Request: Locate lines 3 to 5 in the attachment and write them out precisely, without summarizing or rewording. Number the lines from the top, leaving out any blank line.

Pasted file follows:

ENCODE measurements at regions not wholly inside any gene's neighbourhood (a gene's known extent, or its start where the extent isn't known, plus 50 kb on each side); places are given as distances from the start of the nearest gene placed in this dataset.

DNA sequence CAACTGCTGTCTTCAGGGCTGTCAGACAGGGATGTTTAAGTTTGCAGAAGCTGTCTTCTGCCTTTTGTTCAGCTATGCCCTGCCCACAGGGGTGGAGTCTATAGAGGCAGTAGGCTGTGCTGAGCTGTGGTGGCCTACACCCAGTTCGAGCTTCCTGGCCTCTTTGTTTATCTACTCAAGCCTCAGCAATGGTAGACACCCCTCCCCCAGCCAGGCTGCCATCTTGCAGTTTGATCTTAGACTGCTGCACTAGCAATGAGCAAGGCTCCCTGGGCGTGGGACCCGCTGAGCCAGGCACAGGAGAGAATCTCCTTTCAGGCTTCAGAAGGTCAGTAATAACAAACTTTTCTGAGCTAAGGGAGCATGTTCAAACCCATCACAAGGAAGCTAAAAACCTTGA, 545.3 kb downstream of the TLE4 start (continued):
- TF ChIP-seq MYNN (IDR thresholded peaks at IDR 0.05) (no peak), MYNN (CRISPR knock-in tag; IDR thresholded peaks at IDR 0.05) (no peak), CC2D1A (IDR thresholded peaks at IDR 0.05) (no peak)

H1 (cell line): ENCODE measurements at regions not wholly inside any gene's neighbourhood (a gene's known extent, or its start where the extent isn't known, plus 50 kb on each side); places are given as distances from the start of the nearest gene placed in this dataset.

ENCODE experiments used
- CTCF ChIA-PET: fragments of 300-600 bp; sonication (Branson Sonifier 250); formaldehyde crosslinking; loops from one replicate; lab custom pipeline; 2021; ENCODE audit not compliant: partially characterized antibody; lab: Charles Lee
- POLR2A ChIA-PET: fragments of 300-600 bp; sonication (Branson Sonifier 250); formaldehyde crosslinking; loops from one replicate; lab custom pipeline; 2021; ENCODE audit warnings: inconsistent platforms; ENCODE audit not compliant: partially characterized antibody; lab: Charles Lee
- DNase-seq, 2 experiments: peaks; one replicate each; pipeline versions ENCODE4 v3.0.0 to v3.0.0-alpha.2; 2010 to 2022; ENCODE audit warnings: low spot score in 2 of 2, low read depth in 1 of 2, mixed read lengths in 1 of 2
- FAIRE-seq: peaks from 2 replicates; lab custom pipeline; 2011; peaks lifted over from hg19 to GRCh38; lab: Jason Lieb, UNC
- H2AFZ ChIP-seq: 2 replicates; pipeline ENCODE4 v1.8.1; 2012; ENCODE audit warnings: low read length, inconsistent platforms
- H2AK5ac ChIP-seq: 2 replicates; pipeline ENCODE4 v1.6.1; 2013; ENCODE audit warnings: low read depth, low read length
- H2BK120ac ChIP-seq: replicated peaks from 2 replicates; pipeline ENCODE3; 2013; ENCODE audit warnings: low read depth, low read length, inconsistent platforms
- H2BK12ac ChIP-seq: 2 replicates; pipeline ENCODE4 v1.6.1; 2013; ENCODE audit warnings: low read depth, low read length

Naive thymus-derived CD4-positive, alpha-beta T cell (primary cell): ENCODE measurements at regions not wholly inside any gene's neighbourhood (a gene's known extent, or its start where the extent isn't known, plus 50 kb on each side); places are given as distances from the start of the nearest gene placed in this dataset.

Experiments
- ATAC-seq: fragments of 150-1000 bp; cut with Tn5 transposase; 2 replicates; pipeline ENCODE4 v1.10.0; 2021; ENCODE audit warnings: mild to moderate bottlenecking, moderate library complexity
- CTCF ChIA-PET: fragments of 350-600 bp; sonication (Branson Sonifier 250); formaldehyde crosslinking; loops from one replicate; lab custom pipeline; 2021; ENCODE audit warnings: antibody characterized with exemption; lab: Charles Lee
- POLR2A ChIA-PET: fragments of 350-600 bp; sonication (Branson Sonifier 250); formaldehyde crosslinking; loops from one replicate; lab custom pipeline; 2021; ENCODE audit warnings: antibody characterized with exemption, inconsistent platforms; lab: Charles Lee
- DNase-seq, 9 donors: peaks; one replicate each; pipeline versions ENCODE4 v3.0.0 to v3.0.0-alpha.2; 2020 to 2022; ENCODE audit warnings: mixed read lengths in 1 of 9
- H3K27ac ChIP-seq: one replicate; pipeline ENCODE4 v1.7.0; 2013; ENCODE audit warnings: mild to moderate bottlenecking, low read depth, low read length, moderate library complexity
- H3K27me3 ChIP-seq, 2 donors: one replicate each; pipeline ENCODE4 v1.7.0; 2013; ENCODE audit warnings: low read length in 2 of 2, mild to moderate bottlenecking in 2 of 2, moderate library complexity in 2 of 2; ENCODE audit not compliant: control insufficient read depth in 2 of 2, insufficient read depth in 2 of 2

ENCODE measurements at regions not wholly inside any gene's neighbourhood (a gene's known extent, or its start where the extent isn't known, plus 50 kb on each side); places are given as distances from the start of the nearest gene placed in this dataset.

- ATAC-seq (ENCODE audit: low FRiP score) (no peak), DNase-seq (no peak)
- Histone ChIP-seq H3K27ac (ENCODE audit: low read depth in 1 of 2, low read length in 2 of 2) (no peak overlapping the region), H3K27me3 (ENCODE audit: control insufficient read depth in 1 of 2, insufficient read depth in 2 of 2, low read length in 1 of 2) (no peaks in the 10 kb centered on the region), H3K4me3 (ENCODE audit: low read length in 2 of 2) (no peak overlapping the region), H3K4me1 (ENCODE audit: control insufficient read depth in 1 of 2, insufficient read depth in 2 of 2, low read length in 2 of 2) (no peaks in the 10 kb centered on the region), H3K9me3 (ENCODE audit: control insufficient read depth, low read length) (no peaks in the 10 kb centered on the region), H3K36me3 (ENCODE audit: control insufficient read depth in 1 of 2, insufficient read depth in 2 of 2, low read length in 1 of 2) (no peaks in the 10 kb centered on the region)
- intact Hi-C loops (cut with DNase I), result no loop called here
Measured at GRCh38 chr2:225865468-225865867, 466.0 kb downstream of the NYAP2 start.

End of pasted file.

- TF ChIP-seq MYNN (IDR thresholded peaks at IDR 0.05) (no peak), MYNN (CRISPR knock-in tag; IDR thresholded peaks at IDR 0.05) (no peak), CC2D1A (IDR thresholded peaks at IDR 0.05) (no peak)

H1 (cell line): ENCODE measurements at regions not wholly inside any gene's neighbourhood (a gene's known extent, or its start where the extent isn't known, plus 50 kb on each side); places are given as distances from the start of the nearest gene placed in this dataset.

ENCODE experiments used